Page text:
Turkey’s cultural capital is undergoing a huge construction programme that is driving out communities
A few hundred metres from the bustling Taksim Square in Istanbul, the sound of jackhammers reverberates through the street: demolitions in the nearby neighbourhood of Tarlabasi are under way despite legal objections from residents, architects, and human rights groups.
Empty buildings, many of which date from the late 19th century and are used to house a large part of Istanbul’s former Greek population, have already been gutted, waiting for their turn. In the area’s main street, only the local barber and one cornershop still hang on.
Tamer Bekar, a 70-year Tarlabasi resident, shakes his head in dismay. “They are looting all the empty buildings, they take windows, doors, cables to sell for a few pennies. The municipality does nothing to protect these historical buildings,” he says. “There are not many people left but everything I have is here. I cannot go anywhere else at this age. I don’t know what to do.”
Up to 278 buildings will be demolished to make way for a high-end construction project that will include homes, offices, hotels and a shopping mall. Those who could afford it have already moved. “I don’t want to move into a tower block outside the city,” Bekar says. “What would I do in the middle of nowhere?”
But the Tarlabasi renewal project is just one of many in the most frenetic redevelopments Istanbul has known for a generation. About 50 neighbourhoods in Istanbul alone are earmarked for urban renewal projects, and 7.5bn Turkish liras (£2.69bn) has been set aside for Istanbul’s public development projects in 2012, according to the Istanbul metropolitan municipality mayor, Kadir Topbas.
The formerly Roma neighbourhood of Sulukule has already been razed to make way for “Ottoman-style” townhouses, and the transport minister, Binali Yildirim, has vowed to go ahead with the construction of a third Bosphorus bridge that, environmentalists and urban planners warn, would further increase traffic congestion and lead to the destruction of Istanbul’s last forest areas and water reservoirs.
The prime minister, Recep Tayyip Erdogan, meanwhile, has promised an array of mega-projects including a 25-mile canal between the Black and the Marmara seas as well as two new cities on both sides of the Bosporus, each housing at least 1 million people – the centre of his election campaign.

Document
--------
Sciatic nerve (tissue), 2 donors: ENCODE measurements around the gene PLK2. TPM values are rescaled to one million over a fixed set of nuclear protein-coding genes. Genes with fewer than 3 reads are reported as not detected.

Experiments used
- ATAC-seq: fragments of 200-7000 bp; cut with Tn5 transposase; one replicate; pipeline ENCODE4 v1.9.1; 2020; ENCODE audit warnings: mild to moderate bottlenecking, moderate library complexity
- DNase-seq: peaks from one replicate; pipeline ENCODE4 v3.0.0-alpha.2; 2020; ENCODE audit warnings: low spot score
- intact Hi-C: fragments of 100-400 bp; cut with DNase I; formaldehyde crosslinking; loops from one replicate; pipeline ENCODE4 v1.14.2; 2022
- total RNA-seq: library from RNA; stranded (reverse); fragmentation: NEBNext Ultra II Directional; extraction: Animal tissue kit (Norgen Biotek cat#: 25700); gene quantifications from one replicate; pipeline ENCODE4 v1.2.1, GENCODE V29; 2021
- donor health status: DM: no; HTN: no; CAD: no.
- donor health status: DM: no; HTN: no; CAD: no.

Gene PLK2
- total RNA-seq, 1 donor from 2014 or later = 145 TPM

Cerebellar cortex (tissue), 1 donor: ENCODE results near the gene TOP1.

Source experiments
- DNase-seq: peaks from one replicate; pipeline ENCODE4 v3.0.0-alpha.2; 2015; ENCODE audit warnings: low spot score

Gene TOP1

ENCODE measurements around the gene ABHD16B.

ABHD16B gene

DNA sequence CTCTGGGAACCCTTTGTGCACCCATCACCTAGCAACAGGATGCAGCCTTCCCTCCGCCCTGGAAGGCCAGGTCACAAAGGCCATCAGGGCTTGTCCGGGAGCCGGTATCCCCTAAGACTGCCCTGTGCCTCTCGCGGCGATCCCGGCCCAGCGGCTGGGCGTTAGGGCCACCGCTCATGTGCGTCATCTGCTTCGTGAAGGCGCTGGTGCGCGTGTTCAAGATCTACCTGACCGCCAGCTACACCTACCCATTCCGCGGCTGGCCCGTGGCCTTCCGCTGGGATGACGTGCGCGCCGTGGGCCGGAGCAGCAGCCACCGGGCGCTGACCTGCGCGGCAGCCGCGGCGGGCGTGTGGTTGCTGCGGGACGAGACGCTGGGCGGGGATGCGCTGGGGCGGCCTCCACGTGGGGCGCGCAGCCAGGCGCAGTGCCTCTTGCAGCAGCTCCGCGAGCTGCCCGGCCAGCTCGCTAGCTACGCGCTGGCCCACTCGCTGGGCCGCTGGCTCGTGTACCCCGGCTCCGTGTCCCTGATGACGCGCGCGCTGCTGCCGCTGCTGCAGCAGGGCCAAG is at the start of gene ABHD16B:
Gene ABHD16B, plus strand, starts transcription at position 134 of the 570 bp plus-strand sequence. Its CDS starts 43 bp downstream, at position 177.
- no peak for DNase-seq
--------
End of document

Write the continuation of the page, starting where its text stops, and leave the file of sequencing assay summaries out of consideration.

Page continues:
“We need to face it,” Topbas said in a press conference after the devastating 2011 earthquakes in Van that killed 644 people, “we need to rebuild the entire city.”
Now the Turkish government is preparing a new law that will grant the prime minister and the public housing development administration sole decisive power over which areas will be developed, and how. The law will overrule all other preservation and protection regulations, and allow the government to declare any area in Turkey a zone of risk.
Affected house-owners will have the choice of either demolishing their buildings themselves, or letting the government do it for them – in exchange for compensation.
The law’s advocates argue that it will enable the government to make cities safer against the ever-present risk of earthquakes without a lengthy legal process.
However, a growing number of critics point out that it will serve as a pretext to open valuable land to speculation, and drive low-income groups from city centres – as has already happened in Sulukule and is happening in Tarlabasi.
And the government’s appetite for ever more ambitious development projects is not likely to be sated in the near future.
According to the Turkish Contractors Association’s predictions, the construction sector, which contributes about 6% to the economy, faces decline and much fiercer competition abroad in 2012: domestic urban renewal projects, estimated to generate £250bn of profit – £55bn in Istanbul alone – are seen as a convenient alternative.
Professor Gülsen Özaydin, head of the urban planning department at the Mimar Sinan University of Fine Arts Istanbul, says: “There is no urban planning that sees the city as a whole. Projects are completely detached from one another, and take no heed of the existing urban fabric, or the people living there. That’s very dangerous for the future of a city.”
Özaydin criticises the complete lack of public debate prior to the announcement of major reconstruction projects. “Expert views are rarely taken into consideration,” she adds. “We only learn of projects like Taksim Square from the newspapers. How can that be?”
Neither the names of the architects nor the financial scope of the Taksim project have been disclosed to the public. For the architect and urban activist Korhan Gümüs, the main problem is the lack of transparency and the disregard of the people affected: “This reflects the highly centralised politics of the Turkish state and the rigidity of the national programme that it advocates,” he says.
“National programmes don’t require any form of participation, they don’t need different opinions and thoughts. But cities need experience, they need research, they need questioning, thoughtfulness and creativity.
“If you leave a city at the mercy of speculators, it will die. If you try to make money only by way of new construction projects, the city will end up poorer, not richer.”
Mücella Yapici of the Istanbul Chamber of Architects paints a similarly bleak picture: “Urban poverty will increase. People evicted from their houses not only lose their home, but also their jobs, their neighbourhood, and their social ties.”
Tower block developments on the far outskirts of the city further isolated disadvantaged groups. “A city should bring people together, not segregate them,” she says.
“But in Istanbul we will end up in a situation where everybody will be afraid of one another – the rich will fear the poor and vice versa. It will be the end of social peace in the city.”